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Published: Friday 5th June 2015 by The News Editor
Greece is taking an unusual step in negotiations over its bailout programme by bundling together four payments to the International Monetary Fund (IMF) that are due this month into one payment on June 30.
IMF rules allow such a delay. Yet Greece’s decision illustrates how much it is struggling to meet its financial obligations without rescue loans that have been withheld since last summer.
Athens and its creditors have so far failed to agree on economic reforms as a condition of the bailout.
Prime Minister Alexis Tsipras failed to break the stalemate with creditors at a late-night meeting with European Commission head Jean Claude Juncker and the top official representing Greece’s peers in the 19-country euro currency alliance. Officials said the talks will resume in coming days.
On his return to Athens, Mr Tsipras told officials that his government won’t accept “extreme proposals”.
“Everyone,” he said, “must understand that the Greek people have suffered greatly over the last five years, and some people must stop playing games at their expense.”
Shortly before midnight, Mr Tsipras held a conference call with German chancellor Angela Merkel and French president Francois Hollande, his office said. No details were provided on the talks, which followed a similar call earlier this week.
Without a deal, Greece will not get the 7.2 billion euro (£5.2 billion) remaining from its 240 billion euro (£175 billion) bailout fund, which it has relied on for five years.
Greece would then struggle to pay upcoming debts and could soon go bankrupt. That step, in turn, could lead to Greece’s forced exit from the eurozone and inject new financial perils with a devalued version of its old national currency.
Greece’s request buys some time for a government that has resorted to forcing local authorities, hospitals and universities to lend it their cash reserves.
Under an IMF rule from the 1970s, a country can ask to bundle multiple payments if they fall within a single calendar month. Yet not since Zambia in the mid-1980s has a country made such a request, according to the IMF.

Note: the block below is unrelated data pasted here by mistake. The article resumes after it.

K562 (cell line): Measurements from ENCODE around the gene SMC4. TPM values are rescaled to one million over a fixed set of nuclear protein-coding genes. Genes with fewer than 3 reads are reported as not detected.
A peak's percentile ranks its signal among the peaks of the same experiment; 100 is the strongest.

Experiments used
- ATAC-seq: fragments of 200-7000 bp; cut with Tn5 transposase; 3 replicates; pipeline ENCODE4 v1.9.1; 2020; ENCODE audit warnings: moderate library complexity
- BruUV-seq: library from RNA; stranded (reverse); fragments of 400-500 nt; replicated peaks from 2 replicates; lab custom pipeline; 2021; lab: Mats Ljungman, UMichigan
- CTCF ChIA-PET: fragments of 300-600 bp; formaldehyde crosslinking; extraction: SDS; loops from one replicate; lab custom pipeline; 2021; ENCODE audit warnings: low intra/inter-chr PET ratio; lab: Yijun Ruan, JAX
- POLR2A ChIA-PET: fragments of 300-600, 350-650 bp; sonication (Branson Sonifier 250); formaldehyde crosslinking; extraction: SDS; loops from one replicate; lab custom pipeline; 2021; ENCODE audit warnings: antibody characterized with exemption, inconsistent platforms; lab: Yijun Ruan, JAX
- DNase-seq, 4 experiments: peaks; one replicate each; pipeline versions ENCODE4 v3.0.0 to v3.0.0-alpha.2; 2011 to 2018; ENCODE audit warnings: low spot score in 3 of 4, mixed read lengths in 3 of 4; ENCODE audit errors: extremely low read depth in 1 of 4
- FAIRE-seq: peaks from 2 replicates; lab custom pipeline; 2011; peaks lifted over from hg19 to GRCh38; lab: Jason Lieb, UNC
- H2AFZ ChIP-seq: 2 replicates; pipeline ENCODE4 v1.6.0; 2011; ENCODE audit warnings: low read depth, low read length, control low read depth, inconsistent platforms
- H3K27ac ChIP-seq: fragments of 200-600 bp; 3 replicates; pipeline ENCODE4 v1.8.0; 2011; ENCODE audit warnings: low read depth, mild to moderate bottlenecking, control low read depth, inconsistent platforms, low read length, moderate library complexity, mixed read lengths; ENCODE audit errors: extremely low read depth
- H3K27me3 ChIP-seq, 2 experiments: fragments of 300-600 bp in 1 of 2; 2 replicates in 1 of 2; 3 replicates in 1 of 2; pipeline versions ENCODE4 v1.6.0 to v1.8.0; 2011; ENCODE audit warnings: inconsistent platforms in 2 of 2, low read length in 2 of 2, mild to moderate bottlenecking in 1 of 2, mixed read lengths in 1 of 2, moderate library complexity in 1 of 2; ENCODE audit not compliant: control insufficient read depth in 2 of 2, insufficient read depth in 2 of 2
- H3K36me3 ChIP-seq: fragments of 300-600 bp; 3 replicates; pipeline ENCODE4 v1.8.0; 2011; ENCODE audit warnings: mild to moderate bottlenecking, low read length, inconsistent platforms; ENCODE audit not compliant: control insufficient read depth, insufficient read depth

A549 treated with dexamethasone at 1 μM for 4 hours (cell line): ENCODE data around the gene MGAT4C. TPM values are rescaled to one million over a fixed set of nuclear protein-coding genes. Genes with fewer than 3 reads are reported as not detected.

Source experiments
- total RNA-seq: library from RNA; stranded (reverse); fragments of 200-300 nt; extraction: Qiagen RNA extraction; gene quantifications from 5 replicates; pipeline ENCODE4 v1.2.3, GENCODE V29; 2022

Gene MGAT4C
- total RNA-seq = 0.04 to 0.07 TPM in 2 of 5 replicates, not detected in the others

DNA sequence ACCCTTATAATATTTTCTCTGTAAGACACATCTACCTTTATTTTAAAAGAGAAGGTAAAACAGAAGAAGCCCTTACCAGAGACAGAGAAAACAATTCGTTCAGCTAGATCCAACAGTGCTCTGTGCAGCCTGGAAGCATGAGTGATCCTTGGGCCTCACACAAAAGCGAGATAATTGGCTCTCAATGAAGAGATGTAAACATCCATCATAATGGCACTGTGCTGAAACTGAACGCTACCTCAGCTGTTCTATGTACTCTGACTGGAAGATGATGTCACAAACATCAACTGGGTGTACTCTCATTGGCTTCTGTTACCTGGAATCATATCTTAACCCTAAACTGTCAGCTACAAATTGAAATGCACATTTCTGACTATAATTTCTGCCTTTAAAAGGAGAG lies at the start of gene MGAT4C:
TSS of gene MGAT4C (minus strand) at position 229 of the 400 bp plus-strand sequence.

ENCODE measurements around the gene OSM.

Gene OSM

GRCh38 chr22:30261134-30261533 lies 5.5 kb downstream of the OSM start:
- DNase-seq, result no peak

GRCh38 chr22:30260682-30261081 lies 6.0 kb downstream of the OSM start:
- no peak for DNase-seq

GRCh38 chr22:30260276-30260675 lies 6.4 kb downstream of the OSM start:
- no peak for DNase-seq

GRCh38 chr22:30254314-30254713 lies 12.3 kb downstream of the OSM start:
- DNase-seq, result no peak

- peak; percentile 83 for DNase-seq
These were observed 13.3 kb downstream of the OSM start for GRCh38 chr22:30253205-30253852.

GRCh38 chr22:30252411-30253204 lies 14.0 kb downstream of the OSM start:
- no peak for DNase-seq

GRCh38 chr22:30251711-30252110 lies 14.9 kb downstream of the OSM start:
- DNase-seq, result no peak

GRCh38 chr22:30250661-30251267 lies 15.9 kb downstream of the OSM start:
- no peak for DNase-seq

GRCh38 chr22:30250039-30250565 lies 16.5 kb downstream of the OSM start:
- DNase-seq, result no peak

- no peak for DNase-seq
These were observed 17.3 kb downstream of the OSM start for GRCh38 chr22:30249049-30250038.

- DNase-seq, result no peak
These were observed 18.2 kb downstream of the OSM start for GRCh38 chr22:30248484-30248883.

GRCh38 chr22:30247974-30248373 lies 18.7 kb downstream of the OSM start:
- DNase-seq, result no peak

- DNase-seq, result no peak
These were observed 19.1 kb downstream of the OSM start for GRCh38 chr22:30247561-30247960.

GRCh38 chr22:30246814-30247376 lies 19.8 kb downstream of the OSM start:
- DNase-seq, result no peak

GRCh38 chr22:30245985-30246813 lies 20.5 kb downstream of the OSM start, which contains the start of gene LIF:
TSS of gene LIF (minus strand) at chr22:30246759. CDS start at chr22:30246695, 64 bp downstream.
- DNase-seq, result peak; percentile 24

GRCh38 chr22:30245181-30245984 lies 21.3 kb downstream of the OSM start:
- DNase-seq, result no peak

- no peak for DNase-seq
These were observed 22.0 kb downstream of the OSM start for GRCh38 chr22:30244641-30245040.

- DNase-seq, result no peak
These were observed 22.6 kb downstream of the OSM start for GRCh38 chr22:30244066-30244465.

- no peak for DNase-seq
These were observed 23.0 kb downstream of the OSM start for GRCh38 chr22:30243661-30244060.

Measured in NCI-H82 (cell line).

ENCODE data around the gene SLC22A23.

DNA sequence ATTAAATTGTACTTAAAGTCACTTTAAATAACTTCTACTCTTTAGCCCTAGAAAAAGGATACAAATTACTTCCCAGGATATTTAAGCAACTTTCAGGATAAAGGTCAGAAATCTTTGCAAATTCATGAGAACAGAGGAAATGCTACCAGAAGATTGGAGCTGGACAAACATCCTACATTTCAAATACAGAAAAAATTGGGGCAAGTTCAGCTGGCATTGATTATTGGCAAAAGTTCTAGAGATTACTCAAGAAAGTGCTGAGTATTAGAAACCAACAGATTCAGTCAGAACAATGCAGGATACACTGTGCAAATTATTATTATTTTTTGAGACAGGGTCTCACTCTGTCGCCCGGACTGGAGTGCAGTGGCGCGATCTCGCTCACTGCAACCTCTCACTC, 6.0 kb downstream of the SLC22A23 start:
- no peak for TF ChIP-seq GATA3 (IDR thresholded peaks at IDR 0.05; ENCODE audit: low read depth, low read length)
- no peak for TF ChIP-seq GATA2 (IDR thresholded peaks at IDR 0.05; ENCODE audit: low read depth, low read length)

Greece’s first payment – slightly more than 300 million euro (£220 million) – was due today, part of a total of 1.6 billion euro (£1.2 billion) due to the IMF this month. Greece has bigger payments due to the European Central Bank this summer. But it cannot meet them without the rescue money.
An inability to repay creditors or pay pensions and public sector salaries could cause havoc involving capital controls and a Greek departure from the eurozone.
For now, the postponement of payments does not appear to limit the ability of Greek banks to draw emergency credit from Greece’s central bank, as permitted by the European Central Bank. An ECB spokesman declined to comment on the move.
At an emergency meeting with ministers yesterday, Tsipras called a parliamentary debate on the bailout negotiations.
Mr Tsipras’ radical left Syriza party, which governs in a coalition with the right-wing Independent Greeks, holds a majority in the parliament.
Growing dissent in his party has fuelled talk of another snap election this summer, which Syriza would probably win, according to opinion polls. But the uncertainty could further damage the economy, which is back in recession after a brief period of growth.
The finance ministry said reforms and tax measures advocated by the three institutions providing Greece’s rescue loans – the IMF, the ECB and European Commission – would deepen poverty and unemployment.
“The agreement that Greece – and Europe – needs demands an immediate shift by the institutions to more realistic proposals that will offer a prospect of recovery and social sensitivity,” a ministry statement said.
The deadlock in Brussels upset investors across Europe, with the main Athens stock market closing down 1.3%.
Mr Tsipras noted that progress had been made in Brussels on the scale of the budget surplus Athens must meet. But he said lingering disagreements over other issues, such as proposed sales tax hikes and pension cuts, mean an agreement isn’t ready.
A government official said Athens will sign only an agreement that contains a provision to ease its crippling debt load. The official also said creditors were demanding parliamentary approval of all requested reforms this month and their implementation from July 1.
Social security minister Dimitris Stratoulis told parliament that Greece’s acceptance of the proposals “would have been a disorderly retreat and an agreement to our submission”.
The government was elected in January on a promise to end the detested austerity measures that creditors have demanded in return for bailout cash over the past five years. A series of tax hikes and spending cuts have tamed Greece’s budget deficits. But the cost has been steep:
Average incomes have fallen by at least a third. Unemployment has shot up to 28%, with a million jobs lost. And the economy has shrunk by more than a quarter.
Published: Friday 5th June 2015 by The News Editor